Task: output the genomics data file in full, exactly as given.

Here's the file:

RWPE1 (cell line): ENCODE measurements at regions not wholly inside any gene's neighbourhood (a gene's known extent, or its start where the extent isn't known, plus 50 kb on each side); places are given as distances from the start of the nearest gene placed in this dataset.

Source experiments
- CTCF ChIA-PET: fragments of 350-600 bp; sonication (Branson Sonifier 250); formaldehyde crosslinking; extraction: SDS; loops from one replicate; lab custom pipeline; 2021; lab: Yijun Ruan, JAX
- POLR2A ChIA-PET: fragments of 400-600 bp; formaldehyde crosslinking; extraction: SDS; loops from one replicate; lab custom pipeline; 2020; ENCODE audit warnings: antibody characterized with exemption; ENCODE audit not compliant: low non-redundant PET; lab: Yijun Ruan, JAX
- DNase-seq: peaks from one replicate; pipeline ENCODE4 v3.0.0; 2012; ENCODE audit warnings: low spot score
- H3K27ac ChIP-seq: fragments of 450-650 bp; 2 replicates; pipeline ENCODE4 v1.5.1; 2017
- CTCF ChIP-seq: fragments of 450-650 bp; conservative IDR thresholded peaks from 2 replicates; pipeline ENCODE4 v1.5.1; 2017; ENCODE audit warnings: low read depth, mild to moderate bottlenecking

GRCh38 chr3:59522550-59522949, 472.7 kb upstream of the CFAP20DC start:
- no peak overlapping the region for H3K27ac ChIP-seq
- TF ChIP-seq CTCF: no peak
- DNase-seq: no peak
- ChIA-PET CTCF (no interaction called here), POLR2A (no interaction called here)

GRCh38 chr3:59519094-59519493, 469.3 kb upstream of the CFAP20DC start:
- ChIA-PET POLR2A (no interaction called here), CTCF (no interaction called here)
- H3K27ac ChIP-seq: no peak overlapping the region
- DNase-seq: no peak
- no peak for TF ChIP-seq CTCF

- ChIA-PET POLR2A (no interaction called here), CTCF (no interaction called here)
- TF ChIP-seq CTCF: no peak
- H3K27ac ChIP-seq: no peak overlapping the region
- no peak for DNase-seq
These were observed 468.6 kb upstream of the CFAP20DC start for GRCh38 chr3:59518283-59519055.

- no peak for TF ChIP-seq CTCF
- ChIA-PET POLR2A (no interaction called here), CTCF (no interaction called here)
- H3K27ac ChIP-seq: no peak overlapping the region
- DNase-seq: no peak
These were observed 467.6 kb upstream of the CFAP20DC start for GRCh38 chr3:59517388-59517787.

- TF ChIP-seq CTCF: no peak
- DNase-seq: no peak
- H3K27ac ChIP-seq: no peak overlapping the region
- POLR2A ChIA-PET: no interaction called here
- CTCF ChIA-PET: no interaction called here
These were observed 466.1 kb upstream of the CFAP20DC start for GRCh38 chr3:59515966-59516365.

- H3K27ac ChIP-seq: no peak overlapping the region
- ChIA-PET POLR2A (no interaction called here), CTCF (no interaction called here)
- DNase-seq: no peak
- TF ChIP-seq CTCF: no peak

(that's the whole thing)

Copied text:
RWPE1 (cell line): ENCODE measurements at regions not wholly inside any gene's neighbourhood (a gene's known extent, or its start where the extent isn't known, plus 50 kb on each side); places are given as distances from the start of the nearest gene placed in this dataset.

Source experiments
- CTCF ChIA-PET: fragments of 350-600 bp; sonication (Branson Sonifier 250); formaldehyde crosslinking; extraction: SDS; loops from one replicate; lab custom pipeline; 2021; lab: Yijun Ruan, JAX
- POLR2A ChIA-PET: fragments of 400-600 bp; formaldehyde crosslinking; extraction: SDS; loops from one replicate; lab custom pipeline; 2020; ENCODE audit warnings: antibody characterized with exemption; ENCODE audit not compliant: low non-redundant PET; lab: Yijun Ruan, JAX
- DNase-seq: peaks from one replicate; pipeline ENCODE4 v3.0.0; 2012; ENCODE audit warnings: low spot score
- H3K27ac ChIP-seq: fragments of 450-650 bp; 2 replicates; pipeline ENCODE4 v1.5.1; 2017
- CTCF ChIP-seq: fragments of 450-650 bp; conservative IDR thresholded peaks from 2 replicates; pipeline ENCODE4 v1.5.1; 2017; ENCODE audit warnings: low read depth, mild to moderate bottlenecking

GRCh38 chr3:59522550-59522949, 472.7 kb upstream of the CFAP20DC start:
- no peak overlapping the region for H3K27ac ChIP-seq
- TF ChIP-seq CTCF: no peak
- DNase-seq: no peak
- ChIA-PET CTCF (no interaction called here), POLR2A (no interaction called here)

GRCh38 chr3:59519094-59519493, 469.3 kb upstream of the CFAP20DC start:
- ChIA-PET POLR2A (no interaction called here), CTCF (no interaction called here)
- H3K27ac ChIP-seq: no peak overlapping the region
- DNase-seq: no peak
- no peak for TF ChIP-seq CTCF

- ChIA-PET POLR2A (no interaction called here), CTCF (no interaction called here)
- TF ChIP-seq CTCF: no peak
- H3K27ac ChIP-seq: no peak overlapping the region
- no peak for DNase-seq
These were observed 468.6 kb upstream of the CFAP20DC start for GRCh38 chr3:59518283-59519055.

- no peak for TF ChIP-seq CTCF
- ChIA-PET POLR2A (no interaction called here), CTCF (no interaction called here)
- H3K27ac ChIP-seq: no peak overlapping the region
- DNase-seq: no peak
These were observed 467.6 kb upstream of the CFAP20DC start for GRCh38 chr3:59517388-59517787.

- TF ChIP-seq CTCF: no peak
- DNase-seq: no peak
- H3K27ac ChIP-seq: no peak overlapping the region
- POLR2A ChIA-PET: no interaction called here
- CTCF ChIA-PET: no interaction called here
These were observed 466.1 kb upstream of the CFAP20DC start for GRCh38 chr3:59515966-59516365.

- H3K27ac ChIP-seq: no peak overlapping the region
- ChIA-PET POLR2A (no interaction called here), CTCF (no interaction called here)
- DNase-seq: no peak
- TF ChIP-seq CTCF: no peak